It’s not often that we hear such good parenting news, so try to absorb it while you can.
In an unbelievable turn of events that many describe as a “miracle,” a Missouri toddler came back to life a full 12 minutes after drowning in a pool.
Jamie Nipper and her 3-year-old daughter Alise went to a pool party with some friends on July 29. What happened next is a familiar scene for many parents: Nipper said that after playing for a few hours, the parents saw lightning and began to get the kids out of the pool. Moments later, Nipper looked back and didn’t see Alise in the pool. The mom frantically scanned the area, until she spotted her daughter’s foot sticking out from under a pool raft.
Heather Kyle, a friend at the party, nurse and CPR instructor, stepped up immediately. Kyle explained that while she didn’t expect a positive outcome, she continued to do CPR until the ambulance arrived. Twelve minutes passed as Kyle performed CPR on the lifeless girl, when suddenly Alise’s heart started beating again. Doctors confirm that Alise’s brain and lungs were injured in the accident, but the little girl has — miraculously — made a full recovery.
Nipper has a special message for every parent who reads her story: Learn CPR, even if you think you will never use it. In Nipper’s case, it was a friend’s CPR training and quick thinking on her feet that saved her daughter’s life.
Most of us share unbelievable stories like this on Facebook, all the while thinking, “It could never happen to me.” But it can, and it does, and it could happen to you or someone you love.
The latest CDC figures are hard to argue with: Drowning is the No. 1 unintentional cause of death among children ages 1 to 4. An estimated 390 children drown in pools or spas each year, from the ages of 0 to 14 years old, and 76 percent of drowning deaths involve children younger than age 5. And here’s the part where the risk applies to you and every parent you know: There are 8.8 million residential and public pools in the U.S. A swimming pool is 14 times more likely to contribute to the death of a child under 4 than a car accident is.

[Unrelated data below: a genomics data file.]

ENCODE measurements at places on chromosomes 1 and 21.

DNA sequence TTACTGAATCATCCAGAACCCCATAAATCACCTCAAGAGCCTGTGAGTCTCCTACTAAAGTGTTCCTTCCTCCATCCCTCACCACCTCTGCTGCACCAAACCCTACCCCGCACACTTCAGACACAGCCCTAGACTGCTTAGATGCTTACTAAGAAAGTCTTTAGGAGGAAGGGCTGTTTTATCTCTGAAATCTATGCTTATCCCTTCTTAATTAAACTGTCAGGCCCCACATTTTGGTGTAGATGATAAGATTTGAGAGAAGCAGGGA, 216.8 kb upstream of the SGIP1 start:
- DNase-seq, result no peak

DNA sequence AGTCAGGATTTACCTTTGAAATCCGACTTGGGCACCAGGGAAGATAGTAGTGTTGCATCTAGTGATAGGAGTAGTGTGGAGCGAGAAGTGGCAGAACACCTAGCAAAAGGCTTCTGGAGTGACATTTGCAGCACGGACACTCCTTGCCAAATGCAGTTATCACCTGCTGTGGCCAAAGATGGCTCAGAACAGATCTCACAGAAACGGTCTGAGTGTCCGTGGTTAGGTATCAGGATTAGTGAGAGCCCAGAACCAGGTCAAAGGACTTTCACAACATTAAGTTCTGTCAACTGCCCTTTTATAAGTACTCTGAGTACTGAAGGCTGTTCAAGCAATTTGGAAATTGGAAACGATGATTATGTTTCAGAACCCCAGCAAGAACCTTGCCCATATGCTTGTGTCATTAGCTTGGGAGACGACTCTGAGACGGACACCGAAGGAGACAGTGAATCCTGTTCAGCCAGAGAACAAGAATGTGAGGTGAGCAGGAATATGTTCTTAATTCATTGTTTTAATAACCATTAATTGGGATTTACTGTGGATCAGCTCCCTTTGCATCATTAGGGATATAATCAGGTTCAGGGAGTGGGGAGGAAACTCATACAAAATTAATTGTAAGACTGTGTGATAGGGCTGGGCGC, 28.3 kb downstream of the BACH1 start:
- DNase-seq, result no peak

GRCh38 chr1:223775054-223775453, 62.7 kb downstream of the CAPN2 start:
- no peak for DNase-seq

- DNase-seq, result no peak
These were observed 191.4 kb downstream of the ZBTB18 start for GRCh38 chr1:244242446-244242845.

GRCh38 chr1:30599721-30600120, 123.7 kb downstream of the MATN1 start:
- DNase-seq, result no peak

These scary statistics are easy to ignore because, well, they’re scary. No parent wants to imagine themselves in Nipper’s shoes. But more than anything, these statistics put a very real risk in perspective. The odds are that you are going to find yourself in a situation where your child or another child is in danger at the pool. Taking a Red Cross CPR class (or even watching a YouTube tutorial as a refresher course) is a quick fix that can give you peace of mind and literally save a life.
Incredible stories like Nipper’s — along with the toddler who survived drowning after 101 minutes of CPR and the 12-year-old boy who was resuscitated after 25 minutes submerged in the ocean — are encouraging, and they share an important link: CPR training. These kids survived against all odds because people were there who knew what to do until they could be taken to the hospital.
In all of these stories, the people who performed CPR were medical professionals — and that’s where the big problem lies. CPR training is for everyone, not just medics. If every parent learned this lifesaving skill, you can bet we would hear more “miraculous” stories in the news.